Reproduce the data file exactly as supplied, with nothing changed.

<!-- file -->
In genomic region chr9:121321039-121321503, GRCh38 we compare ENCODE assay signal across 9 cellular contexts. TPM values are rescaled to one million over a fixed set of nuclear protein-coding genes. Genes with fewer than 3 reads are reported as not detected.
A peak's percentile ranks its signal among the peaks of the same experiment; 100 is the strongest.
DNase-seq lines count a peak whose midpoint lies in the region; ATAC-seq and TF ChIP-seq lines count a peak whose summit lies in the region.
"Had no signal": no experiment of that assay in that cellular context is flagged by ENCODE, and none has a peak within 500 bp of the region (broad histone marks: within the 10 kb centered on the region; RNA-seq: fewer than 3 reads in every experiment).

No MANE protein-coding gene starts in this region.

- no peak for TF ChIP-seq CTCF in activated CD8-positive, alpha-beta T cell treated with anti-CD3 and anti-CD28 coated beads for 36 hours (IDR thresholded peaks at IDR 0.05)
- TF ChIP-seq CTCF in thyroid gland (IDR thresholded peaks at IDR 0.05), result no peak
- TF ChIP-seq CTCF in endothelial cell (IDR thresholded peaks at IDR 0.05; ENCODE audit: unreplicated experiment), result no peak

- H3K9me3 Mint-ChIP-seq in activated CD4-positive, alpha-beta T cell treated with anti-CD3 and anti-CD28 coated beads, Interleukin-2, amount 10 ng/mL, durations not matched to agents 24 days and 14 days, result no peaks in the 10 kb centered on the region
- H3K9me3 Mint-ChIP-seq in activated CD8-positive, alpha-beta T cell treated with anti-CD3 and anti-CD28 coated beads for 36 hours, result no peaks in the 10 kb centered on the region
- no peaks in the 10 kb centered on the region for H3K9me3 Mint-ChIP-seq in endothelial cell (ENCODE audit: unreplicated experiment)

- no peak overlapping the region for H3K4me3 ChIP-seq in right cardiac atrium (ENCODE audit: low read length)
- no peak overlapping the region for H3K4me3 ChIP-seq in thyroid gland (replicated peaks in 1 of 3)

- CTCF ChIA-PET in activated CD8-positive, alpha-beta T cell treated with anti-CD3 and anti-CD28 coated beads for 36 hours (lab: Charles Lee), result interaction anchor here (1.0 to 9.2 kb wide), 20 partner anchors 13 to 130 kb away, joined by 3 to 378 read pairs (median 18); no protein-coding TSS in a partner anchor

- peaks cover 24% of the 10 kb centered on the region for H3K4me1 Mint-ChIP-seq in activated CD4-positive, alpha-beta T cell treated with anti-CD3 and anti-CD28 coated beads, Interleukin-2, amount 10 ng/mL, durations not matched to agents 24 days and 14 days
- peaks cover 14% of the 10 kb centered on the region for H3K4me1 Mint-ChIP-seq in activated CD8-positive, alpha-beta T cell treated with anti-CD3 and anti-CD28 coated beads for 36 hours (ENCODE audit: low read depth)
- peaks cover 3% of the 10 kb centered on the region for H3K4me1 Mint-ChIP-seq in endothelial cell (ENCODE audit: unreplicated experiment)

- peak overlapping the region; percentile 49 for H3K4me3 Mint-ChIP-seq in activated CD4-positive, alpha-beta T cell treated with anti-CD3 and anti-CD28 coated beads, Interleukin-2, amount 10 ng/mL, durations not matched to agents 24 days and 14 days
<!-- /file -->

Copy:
In genomic region chr9:121321039-121321503, GRCh38 we compare ENCODE assay signal across 9 cellular contexts. TPM values are rescaled to one million over a fixed set of nuclear protein-coding genes. Genes with fewer than 3 reads are reported as not detected.
A peak's percentile ranks its signal among the peaks of the same experiment; 100 is the strongest.
DNase-seq lines count a peak whose midpoint lies in the region; ATAC-seq and TF ChIP-seq lines count a peak whose summit lies in the region.
"Had no signal": no experiment of that assay in that cellular context is flagged by ENCODE, and none has a peak within 500 bp of the region (broad histone marks: within the 10 kb centered on the region; RNA-seq: fewer than 3 reads in every experiment).

No MANE protein-coding gene starts in this region.

- no peak for TF ChIP-seq CTCF in activated CD8-positive, alpha-beta T cell treated with anti-CD3 and anti-CD28 coated beads for 36 hours (IDR thresholded peaks at IDR 0.05)
- TF ChIP-seq CTCF in thyroid gland (IDR thresholded peaks at IDR 0.05), result no peak
- TF ChIP-seq CTCF in endothelial cell (IDR thresholded peaks at IDR 0.05; ENCODE audit: unreplicated experiment), result no peak

- H3K9me3 Mint-ChIP-seq in activated CD4-positive, alpha-beta T cell treated with anti-CD3 and anti-CD28 coated beads, Interleukin-2, amount 10 ng/mL, durations not matched to agents 24 days and 14 days, result no peaks in the 10 kb centered on the region
- H3K9me3 Mint-ChIP-seq in activated CD8-positive, alpha-beta T cell treated with anti-CD3 and anti-CD28 coated beads for 36 hours, result no peaks in the 10 kb centered on the region
- no peaks in the 10 kb centered on the region for H3K9me3 Mint-ChIP-seq in endothelial cell (ENCODE audit: unreplicated experiment)

- no peak overlapping the region for H3K4me3 ChIP-seq in right cardiac atrium (ENCODE audit: low read length)
- no peak overlapping the region for H3K4me3 ChIP-seq in thyroid gland (replicated peaks in 1 of 3)

- CTCF ChIA-PET in activated CD8-positive, alpha-beta T cell treated with anti-CD3 and anti-CD28 coated beads for 36 hours (lab: Charles Lee), result interaction anchor here (1.0 to 9.2 kb wide), 20 partner anchors 13 to 130 kb away, joined by 3 to 378 read pairs (median 18); no protein-coding TSS in a partner anchor

- peaks cover 24% of the 10 kb centered on the region for H3K4me1 Mint-ChIP-seq in activated CD4-positive, alpha-beta T cell treated with anti-CD3 and anti-CD28 coated beads, Interleukin-2, amount 10 ng/mL, durations not matched to agents 24 days and 14 days
- peaks cover 14% of the 10 kb centered on the region for H3K4me1 Mint-ChIP-seq in activated CD8-positive, alpha-beta T cell treated with anti-CD3 and anti-CD28 coated beads for 36 hours (ENCODE audit: low read depth)
- peaks cover 3% of the 10 kb centered on the region for H3K4me1 Mint-ChIP-seq in endothelial cell (ENCODE audit: unreplicated experiment)

- peak overlapping the region; percentile 49 for H3K4me3 Mint-ChIP-seq in activated CD4-positive, alpha-beta T cell treated with anti-CD3 and anti-CD28 coated beads, Interleukin-2, amount 10 ng/mL, durations not matched to agents 24 days and 14 days